How Does NYC Coronavirus compare to the World?

NYC coronavirus statistics differ from several distinct factors.

An article I found today in The Week showed statistics from the New York City (NYC) Department of Health and Mental Hygiene about death rates in NYC. It reported that about half the coronavirus cases are found in adults under 45 years of age. Is that expected, or is it an anomaly? We hear that coronavirus is attacking the elderly.

Specifically, the total number of cases was 15,597 as of Tuesday afternoon with 46% in patients under 45 years of age. Nine percent were hospitalized and there were five deaths in this group. Twenty-two percent of the total deaths were in the 45-64 years of age. Twenty-three percent of the total deaths were between 65-74 years of age. The remaining fifty-two percent of deaths were in adults over 75 years of age. 95% of all deaths had some pre-existing health conditions.

The typical pre-existing conditions reported around the world are in three major groups – diabetes, high blood pressure, and coronary heart disease. Obviously, any type of upper respiratory condition is a problem, especially if you are over 65 years of age. The NYC statistics labeled the following as pre-existing conditions – diabetes, cancer, immunodeficiency, heart disease, high blood pressure, asthma, kidney disease, and gastrointestinal/liver disease.

Is this expected? Each area of the world has different demographics. NYC has a higher population density than rural cities under 100,000 people. A higher population density aids the spread of any disease – people are living closer to each other. There are over 63,000 confirmed coronavirus patients in Italy with a death rate of 9.5%. China, on the other hand, has over 81,000 confirmed cases of coronavirus with a death rate of 4%. NYC’s death rate is 1.2%.

Additionally, the timing of the virus contributes to death rates. China has experienced more time having coronavirus. Italy has more time with the virus than NYC. The statistics can and probably will climb of a death rate of 1.2% in NYC. Lock-down, house-arrest, shelter-in-place stops the contagion from spreading. The sooner coronavirus is isolated from the non-infected population, the quicker it can run itself out and become extinct for this year.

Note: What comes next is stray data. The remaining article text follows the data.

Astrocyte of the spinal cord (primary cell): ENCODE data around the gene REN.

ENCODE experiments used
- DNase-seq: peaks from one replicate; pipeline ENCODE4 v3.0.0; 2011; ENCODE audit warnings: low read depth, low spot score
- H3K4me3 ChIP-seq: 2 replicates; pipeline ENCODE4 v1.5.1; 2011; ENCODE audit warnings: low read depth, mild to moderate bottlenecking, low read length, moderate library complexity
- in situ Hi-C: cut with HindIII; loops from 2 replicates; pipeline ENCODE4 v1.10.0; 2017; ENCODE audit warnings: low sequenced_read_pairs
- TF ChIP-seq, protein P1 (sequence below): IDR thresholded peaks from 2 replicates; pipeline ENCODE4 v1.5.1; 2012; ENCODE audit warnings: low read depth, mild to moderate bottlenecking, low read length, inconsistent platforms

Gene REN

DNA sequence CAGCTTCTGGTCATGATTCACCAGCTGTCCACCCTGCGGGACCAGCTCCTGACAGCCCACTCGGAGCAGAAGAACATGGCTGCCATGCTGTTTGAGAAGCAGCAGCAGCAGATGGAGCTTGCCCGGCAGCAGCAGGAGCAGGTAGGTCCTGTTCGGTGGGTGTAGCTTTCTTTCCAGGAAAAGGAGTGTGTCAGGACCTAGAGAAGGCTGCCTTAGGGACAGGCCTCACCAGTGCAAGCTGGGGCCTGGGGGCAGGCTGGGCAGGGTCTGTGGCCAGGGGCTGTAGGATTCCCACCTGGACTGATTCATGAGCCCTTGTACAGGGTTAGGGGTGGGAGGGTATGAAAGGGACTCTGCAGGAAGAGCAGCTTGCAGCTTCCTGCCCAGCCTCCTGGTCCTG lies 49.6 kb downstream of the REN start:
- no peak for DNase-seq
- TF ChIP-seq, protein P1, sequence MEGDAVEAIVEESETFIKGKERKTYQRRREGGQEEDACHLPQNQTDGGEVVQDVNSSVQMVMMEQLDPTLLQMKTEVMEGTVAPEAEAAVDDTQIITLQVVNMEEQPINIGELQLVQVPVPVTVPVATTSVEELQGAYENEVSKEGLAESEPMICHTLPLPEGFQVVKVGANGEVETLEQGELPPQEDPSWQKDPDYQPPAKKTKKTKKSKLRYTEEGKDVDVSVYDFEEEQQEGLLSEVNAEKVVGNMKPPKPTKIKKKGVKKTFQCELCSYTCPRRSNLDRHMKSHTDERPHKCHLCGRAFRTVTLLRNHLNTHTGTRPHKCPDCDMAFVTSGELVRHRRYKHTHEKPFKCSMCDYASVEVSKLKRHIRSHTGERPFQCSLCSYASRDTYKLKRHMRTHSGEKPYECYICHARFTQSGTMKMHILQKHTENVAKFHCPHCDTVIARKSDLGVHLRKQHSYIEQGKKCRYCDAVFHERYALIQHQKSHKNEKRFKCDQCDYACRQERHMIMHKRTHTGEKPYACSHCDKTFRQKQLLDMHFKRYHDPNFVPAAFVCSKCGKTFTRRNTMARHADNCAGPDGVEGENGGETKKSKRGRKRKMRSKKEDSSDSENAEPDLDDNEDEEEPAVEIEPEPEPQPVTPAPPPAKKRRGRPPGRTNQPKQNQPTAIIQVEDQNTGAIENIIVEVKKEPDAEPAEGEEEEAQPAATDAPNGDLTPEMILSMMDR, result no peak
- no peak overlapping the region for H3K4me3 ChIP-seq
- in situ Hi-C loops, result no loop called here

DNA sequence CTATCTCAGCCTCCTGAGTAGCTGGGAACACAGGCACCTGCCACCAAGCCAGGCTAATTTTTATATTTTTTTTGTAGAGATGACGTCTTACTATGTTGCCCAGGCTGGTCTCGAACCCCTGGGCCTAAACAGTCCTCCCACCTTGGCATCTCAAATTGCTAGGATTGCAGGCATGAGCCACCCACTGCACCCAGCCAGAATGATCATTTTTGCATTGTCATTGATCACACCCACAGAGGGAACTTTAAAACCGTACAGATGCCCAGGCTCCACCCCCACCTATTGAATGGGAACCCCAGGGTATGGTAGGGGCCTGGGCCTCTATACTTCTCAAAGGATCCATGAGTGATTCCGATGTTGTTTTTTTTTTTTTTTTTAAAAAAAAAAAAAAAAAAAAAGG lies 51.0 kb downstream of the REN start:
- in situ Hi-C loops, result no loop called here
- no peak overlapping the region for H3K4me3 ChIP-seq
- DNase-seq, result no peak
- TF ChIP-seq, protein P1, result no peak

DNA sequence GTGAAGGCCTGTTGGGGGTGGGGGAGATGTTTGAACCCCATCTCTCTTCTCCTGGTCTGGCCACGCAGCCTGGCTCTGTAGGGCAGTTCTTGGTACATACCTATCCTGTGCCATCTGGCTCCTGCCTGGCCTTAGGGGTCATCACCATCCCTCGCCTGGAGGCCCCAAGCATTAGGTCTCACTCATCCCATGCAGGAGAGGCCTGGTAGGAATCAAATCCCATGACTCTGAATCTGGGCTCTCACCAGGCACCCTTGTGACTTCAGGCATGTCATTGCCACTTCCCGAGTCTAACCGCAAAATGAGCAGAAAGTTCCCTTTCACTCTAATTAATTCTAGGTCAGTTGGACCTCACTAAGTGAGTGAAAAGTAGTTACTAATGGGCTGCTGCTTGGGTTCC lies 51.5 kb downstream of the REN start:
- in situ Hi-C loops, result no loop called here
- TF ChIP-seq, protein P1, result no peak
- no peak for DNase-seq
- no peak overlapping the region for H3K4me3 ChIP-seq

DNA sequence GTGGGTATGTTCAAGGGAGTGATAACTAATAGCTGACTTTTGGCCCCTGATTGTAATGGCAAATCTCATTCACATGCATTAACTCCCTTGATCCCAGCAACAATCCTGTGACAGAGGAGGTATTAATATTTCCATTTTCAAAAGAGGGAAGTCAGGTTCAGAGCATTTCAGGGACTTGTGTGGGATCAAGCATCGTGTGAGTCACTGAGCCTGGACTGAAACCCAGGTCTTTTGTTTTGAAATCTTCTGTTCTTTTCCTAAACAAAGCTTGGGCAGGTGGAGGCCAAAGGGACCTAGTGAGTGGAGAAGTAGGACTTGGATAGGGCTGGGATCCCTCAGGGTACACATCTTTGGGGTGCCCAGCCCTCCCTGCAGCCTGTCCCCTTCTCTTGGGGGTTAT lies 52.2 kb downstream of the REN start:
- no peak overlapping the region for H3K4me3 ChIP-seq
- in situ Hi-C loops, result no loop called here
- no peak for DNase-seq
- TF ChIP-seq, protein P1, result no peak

Is it an anomaly? It is very difficult to compare NYC to Italy or China. Demographics is a major factor. A study in the Journal of American Medical Association (JAMA) this week found 40% of the infections and 87% of the deaths in patients over 70 years of age. The median age of the country is another factor. China’s median age is 46, whereas Italy is 67.

Life expectancy is a factor also. China’s life expectancy is 77.47. Italy’s life expectancy is 84.01. The United States expects people to live to 79.11 years of age. As a person approaches their life expectancy age, the life expectancy changes – it increases. An 80-year-old man in Italy can probably expect to reach 86 or more years of age.

The coronavirus death rate is increased because there are more people living to older ages in Italy compared to China or the United States. The life expectancy in New York is 81.3 as of 2016. There are more older people living in New York than in China.

Medical problems increase with an older population. This taxes the health care and hospital systems in their cities. Finding an older person with a single malady is not as common as finding another person of that same age with multiple health problems – high blood pressure, asthma, and diabetes.
Coronavirus exacerbates the deaths in the elderly because of pre-existing conditions. It does not mean that a 37-year-old with no health issues is not at risk of death from coronavirus. It means that the risk is higher for older people. But the risk is still there for everyone.

If someone has pneumonia and is 77 years of age and dies of pneumonia, is that statistic counted as a pneumonia death or a coronavirus death? How many people have the coronavirus and have no symptoms or have not been tested yet? The statistics eventually catch up, but that is not what is being reported. Italy’s new cases appear to be leveling off. Their quarantine is not quite two weeks old. I expect to see their death rate statistics decrease as I expect to see NYC (and the United States) statistics increase

Avoiding people with the disease is the best way to reduce the risk of infection. With coronavirus being contagious before symptoms occur, this is nearly impossible. Quarantining and other isolation measures are critical to getting a hold of and ahead of the further spread of coronavirus.

Live Longer & Enjoy Life! – Red O’Laughlin

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